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IKZF1 Alterations an Independent Marker of AML Risk

February 2, 2024

February 2024

Leah Lawrence

Leah Lawrence is a freelance health writer and editor based in Delaware.

Mutated IKZF1 was an independent marker of adverse risk in patients with acute myeloid leukemia (AML), and patients whose AML had these alterations were at higher risk for unfavorable outcomes, according to the results of a retrospective study published in Leukemia.1

Jan-Niklas Eckardt, MD, MSc, of University Hospital Carl Gustav Carus in Dresden, Germany, and lead author of the paper, said that based on these results, these patients have to be identified and monitored accordingly and that “incorporation of IKZF1 mutation screening into clinical risk assessment can provide a more nuanced guidance of therapeutic decision-making for this subset of patients, in addition to existing risk assessment tools such as the European Leukemia Net 2022.”

Dr. Eckardt and colleagues conducted this retrospective, observational study looking at 1,606 adults with newly diagnosed and intensively treated AML who participated in previously reported trials. They performed screening for genetic alterations using pretreatment peripheral blood or bone marrow aspirates covering 54 genes known to be associated with myeloid neoplasms.

In a separate paper published in Haematologica, Dr. Eckardt explained that an artificial intelligence (AI) model was used to predict treatment response and overall survival in patients with intensively treated AML.2 They used next-generation sequencing (NGS) in conjunction with clinical information to train the AI classifier.

“The model picked up on several risk markers in AML and quantified their predictive power. It provided a high predictive accuracy in identifying patients who will (or will not) achieve complete remission with upfront intensive therapy and will (or will not) survive the first two years after diagnosis,” Dr. Eckardt said. “Regarding specific variables that the AI model selected, one that stood out to us was IKZF1. It was included in the NGS panel that we used to screen our patients and was given high attention by our AI model.”

After seeing the effect sizes for IKZF1, Dr. Eckardt and colleagues were intrigued, and that prompted the current retrospective study of IKZF1 in AML.

Of the 1,606 patients, IKZF1 alterations were found in 45 cases (2.8%) with a mutational hotspot at N159S. AML with IKZF1 had a median of four co-mutations.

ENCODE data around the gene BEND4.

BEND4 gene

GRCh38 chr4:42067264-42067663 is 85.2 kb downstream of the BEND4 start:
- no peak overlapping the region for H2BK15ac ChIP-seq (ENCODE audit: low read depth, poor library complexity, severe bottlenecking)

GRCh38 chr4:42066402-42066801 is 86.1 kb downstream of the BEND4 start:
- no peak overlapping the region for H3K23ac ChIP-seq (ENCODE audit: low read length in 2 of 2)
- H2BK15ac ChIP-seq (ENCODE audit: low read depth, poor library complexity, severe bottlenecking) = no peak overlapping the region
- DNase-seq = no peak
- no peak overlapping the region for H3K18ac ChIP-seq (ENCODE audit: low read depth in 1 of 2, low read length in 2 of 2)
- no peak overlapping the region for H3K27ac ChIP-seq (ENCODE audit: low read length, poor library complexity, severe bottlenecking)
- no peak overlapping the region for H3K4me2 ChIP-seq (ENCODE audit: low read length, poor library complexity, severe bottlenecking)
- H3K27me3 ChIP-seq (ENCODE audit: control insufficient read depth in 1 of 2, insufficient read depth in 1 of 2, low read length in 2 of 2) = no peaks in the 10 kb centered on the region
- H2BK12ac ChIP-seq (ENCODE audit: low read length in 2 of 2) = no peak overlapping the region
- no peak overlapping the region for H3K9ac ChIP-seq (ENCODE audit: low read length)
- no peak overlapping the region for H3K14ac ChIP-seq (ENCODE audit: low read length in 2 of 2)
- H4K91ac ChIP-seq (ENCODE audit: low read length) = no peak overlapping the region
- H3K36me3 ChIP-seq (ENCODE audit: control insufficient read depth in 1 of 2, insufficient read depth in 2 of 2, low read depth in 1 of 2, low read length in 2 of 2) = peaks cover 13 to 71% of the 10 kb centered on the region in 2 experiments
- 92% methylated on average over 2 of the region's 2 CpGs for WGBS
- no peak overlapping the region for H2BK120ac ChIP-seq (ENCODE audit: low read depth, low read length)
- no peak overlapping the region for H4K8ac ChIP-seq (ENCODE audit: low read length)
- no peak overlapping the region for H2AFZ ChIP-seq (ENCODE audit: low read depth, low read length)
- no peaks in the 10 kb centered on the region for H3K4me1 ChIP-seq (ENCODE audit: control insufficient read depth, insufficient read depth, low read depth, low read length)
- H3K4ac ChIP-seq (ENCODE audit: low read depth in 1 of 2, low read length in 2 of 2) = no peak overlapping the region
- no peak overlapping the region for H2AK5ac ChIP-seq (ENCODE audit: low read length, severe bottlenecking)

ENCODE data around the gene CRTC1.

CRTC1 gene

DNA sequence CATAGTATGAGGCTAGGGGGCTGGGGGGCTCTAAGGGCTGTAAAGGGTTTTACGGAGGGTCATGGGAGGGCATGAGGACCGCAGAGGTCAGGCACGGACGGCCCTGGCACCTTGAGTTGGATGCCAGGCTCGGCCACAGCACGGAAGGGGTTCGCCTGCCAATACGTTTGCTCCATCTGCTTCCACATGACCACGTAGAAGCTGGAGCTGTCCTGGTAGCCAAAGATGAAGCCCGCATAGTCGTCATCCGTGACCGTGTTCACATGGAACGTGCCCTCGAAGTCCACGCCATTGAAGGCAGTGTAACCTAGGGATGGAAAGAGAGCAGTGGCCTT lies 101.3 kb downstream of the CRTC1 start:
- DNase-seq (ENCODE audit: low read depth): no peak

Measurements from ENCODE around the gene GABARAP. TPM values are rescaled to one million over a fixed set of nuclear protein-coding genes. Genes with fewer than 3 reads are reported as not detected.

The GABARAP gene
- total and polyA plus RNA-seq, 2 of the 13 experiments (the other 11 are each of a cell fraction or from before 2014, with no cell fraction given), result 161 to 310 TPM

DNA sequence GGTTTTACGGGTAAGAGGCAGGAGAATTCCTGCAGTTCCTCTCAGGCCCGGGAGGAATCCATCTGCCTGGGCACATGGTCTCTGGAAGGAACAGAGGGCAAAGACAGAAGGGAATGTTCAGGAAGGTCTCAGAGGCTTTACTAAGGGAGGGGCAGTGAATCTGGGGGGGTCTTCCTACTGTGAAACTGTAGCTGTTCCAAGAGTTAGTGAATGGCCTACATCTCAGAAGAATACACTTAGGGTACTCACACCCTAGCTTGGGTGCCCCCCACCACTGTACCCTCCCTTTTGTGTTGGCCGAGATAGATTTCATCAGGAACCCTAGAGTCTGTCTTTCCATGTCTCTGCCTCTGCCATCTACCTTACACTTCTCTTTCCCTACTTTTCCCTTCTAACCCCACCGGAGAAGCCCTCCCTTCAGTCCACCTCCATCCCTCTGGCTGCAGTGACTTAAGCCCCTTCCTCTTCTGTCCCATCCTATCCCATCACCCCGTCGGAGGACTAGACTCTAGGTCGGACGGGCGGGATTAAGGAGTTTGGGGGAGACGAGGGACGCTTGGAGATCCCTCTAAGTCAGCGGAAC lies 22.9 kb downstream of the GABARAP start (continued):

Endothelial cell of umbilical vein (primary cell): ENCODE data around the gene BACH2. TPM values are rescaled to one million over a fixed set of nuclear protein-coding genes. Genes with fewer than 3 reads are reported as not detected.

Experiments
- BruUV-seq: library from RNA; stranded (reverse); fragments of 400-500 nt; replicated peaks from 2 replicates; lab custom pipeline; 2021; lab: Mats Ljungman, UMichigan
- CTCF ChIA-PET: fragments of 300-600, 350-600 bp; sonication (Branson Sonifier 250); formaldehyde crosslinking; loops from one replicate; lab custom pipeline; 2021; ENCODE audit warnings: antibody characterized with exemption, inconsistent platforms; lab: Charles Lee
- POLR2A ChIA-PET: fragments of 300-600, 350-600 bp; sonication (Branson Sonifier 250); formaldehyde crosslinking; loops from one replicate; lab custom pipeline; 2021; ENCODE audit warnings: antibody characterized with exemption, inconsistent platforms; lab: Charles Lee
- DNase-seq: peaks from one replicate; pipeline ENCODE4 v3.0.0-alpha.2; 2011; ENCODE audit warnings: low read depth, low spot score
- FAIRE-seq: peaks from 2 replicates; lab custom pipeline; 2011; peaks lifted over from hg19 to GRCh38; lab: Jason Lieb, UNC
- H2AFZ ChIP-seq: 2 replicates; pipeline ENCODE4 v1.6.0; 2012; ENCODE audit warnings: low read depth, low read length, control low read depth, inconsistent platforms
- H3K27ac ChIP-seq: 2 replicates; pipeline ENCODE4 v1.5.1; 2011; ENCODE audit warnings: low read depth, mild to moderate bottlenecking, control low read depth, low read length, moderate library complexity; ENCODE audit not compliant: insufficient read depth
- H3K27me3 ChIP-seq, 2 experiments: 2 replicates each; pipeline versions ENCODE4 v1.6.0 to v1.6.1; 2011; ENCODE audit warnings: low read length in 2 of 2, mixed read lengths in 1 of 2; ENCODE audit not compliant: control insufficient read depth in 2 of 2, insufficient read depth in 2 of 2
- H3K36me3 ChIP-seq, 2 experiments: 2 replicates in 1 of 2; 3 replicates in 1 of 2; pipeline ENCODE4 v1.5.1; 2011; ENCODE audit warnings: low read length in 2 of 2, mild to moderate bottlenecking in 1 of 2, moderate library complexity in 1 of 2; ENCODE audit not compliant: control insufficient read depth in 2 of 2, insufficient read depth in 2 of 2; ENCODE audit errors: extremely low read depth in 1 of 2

Patients with IKZF1-mutated AML had increased rates of alterations in RUNX1 (26.6% vs. 8.7%, p<0.001), GATA2 (15.6% vs. 5.8%, p=0.016), KRAS (15.6% vs. 5.0%, p=0.008), KIT (15.6% vs. 4.6%, p=0.005), SF3B1 (15.6% vs. 2.5%, p<0.001), and ETV6 (8.9% vs. 0.7%, p=0.001). Less prevalent were co-occurring mutations of NPM1 (4.4% vs. 32.0%, p<0.001), FLT3-ITD (6.6% vs. 22.2%, p=0.010), and TET2 (4.4% vs. 19.8%, p=0.007).

“We demonstrated that mutations of IKZF1 are independent risk factors in AML even after adjusting for the current risk assessment standards in clinical routine such as the European Leukemia Net 2022 risk categories, de novo or secondary disease status, and age,” Dr. Eckardt said.

Indeed, multivariable analysis showed that IKZF1 alterations were independent markers for adverse risk related to complete remission rate (odds ratio = 0.45; 95% CI 0.22–0.91; p=0.026), event-free survival (hazard ratio [HR] = 1.59; 95% CI 1.15-2.18; p=0.004), relapse-free survival (HR=1.87; 95% CI 1.17-3.00; p=0.009), and overall survival (HR=1.68; 95% CI 1.22-2.32; p=0.002).

This study was limited by its patient sample of Caucasian adults; therefore, the findings may not be generalizable to other patient populations.

Dr. Eckardt said it is also important to bear in mind that the study was a retrospective multicenter observational study instead of a prospective randomized controlled trial. Therefore, treatment recommendations cannot confidently be inferred from its findings.

“In our cohort, we have seen patients with [IKZF1-mutated AML] bear high-risk disease, which was not mitigated by allogeneic hematopoietic cell transplantation,” Dr. Eckardt said. “The optimal treatment algorithm for this subset of patients remains yet to be determined.”

Additionally, several preclinical studies with menin inhibitors or specific degraders of IKZF proteins have demonstrated effectiveness in killing leukemic cells, and some early clinical trials are under way.

Any conflicts of interest declared by the authors can be found in the original article.


  1. Eckardt JN, Stasik S, Röllig C, et al. Mutated IKZF1 is an independent marker of adverse risk in acute myeloid leukemia [published online ahead of print, 2023 Oct 13]. doi: 10.1038/s41375-023-02061-1.
  2. Eckardt JN, Röllig C, Metzeler K, et al. Prediction of complete remission and survival in acute myeloid leukemia using supervised machine learning. Haematologica. 2023;108(3):690-704.


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